I argued in the last essay that if we intend to preserve the truth handed down to us, we must never reject tradition outright. Instead, if we are intent upon preserving the truth handed down to us from Scripture, both its doctrinal content and the way the truth is imagined, we must continue to preserve and cultivate what we might call the Judeo-Christian tradition.1 We have at our fingertips a rich heritage of cultural forms that have grown within the biblical value systems of Judaism and the historic Christian Church—forms that were cultivated with the goal of expressing transcendent biblical values. This tradition perpetuated and cultivated worship forms of the same character as the biblical forms. The forms up until the early 19th century were text-driven, modest, and distinct from the pagan culture; those with Bible-informed imaginations nurtured them in order to communicate that imagination to others.
This cultivation of the Judeo-Christian worship tradition continued until Revivalists in the early 19th century rejected the tradition in favor of the novelty and “excitement” of pop culture. William McLoughlin observes that “Finney’s revivalism broke the dam maintained by ‘The Tradition of the Elders’ (the title of one of his most pungent sermons) and transformed ‘the new system’ from a minority to a majority religion.”2 From that point on, most of the evangelical/fundamentalist movement has failed to cultivate this tradition, but has instead favored more novel and “stimulating” cultural forms nurtured by secular culture. The Church is now ruled by what Loren Mead called the “Tyranny of the New”—a complete rejection of the Judeo-Christian tradition. Mead explains the problem with this rejection: “When the new way is considered the only way, there is no continuity, fads become the new Gospel and in Paul’s words, the church is ‘blown to and fro by every wind of doctrine.’”3 Quentin Faulkner devastatingly summarizes the effect of this rejection of tradition upon the worship of the Christian Church:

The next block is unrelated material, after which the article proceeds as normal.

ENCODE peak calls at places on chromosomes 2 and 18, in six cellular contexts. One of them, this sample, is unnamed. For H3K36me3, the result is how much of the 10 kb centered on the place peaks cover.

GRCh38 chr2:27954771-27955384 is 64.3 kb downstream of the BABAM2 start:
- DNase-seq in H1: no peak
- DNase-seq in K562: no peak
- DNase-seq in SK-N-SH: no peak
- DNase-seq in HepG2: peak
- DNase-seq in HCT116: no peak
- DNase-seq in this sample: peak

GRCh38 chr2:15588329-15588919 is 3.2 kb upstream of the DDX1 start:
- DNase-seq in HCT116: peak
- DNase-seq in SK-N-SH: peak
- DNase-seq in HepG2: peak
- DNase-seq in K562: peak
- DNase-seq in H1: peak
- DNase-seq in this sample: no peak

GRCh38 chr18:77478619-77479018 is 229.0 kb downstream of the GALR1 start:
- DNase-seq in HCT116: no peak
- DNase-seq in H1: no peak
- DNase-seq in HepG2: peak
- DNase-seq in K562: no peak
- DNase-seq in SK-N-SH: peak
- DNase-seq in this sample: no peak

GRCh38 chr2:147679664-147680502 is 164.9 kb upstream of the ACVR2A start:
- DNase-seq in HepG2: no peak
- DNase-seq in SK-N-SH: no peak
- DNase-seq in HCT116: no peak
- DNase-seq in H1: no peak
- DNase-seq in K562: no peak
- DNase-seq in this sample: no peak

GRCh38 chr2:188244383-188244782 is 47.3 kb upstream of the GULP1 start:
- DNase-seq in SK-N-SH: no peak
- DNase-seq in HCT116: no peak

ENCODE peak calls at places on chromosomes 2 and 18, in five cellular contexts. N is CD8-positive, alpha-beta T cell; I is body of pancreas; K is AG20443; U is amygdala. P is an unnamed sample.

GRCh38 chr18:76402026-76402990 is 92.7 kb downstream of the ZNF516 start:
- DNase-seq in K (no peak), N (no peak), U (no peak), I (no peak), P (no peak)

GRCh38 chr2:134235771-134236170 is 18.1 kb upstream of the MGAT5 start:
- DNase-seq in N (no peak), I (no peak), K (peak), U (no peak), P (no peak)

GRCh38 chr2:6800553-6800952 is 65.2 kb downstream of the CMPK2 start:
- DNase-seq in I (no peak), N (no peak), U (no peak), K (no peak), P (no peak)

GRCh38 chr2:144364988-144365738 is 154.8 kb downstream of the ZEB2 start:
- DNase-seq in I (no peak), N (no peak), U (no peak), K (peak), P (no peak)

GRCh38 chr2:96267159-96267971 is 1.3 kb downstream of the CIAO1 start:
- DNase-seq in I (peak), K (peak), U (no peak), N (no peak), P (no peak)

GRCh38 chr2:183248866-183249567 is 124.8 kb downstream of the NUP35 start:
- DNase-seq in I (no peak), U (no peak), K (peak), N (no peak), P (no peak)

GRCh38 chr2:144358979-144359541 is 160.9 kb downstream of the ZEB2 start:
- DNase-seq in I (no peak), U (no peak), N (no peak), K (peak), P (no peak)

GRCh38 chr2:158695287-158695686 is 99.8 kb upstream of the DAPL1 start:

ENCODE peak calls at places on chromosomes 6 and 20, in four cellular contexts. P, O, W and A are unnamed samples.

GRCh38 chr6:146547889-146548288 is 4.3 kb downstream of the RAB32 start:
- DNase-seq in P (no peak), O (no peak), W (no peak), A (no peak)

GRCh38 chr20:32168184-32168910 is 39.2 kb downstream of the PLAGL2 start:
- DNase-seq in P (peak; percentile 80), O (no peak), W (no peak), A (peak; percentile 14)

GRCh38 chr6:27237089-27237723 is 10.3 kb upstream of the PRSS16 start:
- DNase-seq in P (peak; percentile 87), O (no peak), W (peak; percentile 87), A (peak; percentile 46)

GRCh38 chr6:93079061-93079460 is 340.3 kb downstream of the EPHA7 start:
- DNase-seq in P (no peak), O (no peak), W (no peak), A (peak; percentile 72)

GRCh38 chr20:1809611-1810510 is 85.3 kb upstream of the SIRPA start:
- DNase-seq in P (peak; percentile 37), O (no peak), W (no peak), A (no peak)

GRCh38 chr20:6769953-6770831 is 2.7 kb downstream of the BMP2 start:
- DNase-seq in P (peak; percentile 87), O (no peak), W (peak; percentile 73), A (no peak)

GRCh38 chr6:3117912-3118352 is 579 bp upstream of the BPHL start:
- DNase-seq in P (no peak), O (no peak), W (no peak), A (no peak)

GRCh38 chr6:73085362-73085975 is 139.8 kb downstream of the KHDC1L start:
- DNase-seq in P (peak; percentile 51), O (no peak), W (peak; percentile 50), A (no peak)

Music (for that matter, all the arts) had become a theological orphan. In fact, no important theological movement, either in the nineteenth or twentieth century, has concerned itself in any profound way with the significance of harmony, order, or beauty in Christian life or [worship].4
Tradition is neither infallible nor authoritative in itself; but I would strongly suggest that failure to preserve the truth, in both its doctrinal and aesthetic faithfulness to the revelation of God’s Word, is due in large part to a failure to preserve the Judeo-Christian worship tradition. In our desire to preserve the truth, we must realize that we cannot start out of nothing; since fully-orbed truth is preserved in large part through our worship forms, we must be committed to preserving those forms that have been cultivated within the Judeo-Christian tradition.
- Space does not allow the full explanation of the development of the Judeo-Christian worship tradition. For a more thorough exploration, see my paper, “The Hymnody of the Christian Church: Two Roads Diverged.” [↩]
- William G. McLoughlin, Modern Revivalism: Charles Grandison Finney to Billy Graham (New York: Ronald Press, 1958), 66. [↩]
- Loren B. Mead, The Once and Future Church: Reinventing the Congregation for a New Mission Frontier (Washington, D.C.: Alban Institute, 1991), 11. [↩]
- Quentin Faulkner, Wiser Than Despair: the Evolution of Ideas in the Relationship of Music and the Christian Church (Westport, CT: Greenwood Press, 1996), 190. [↩]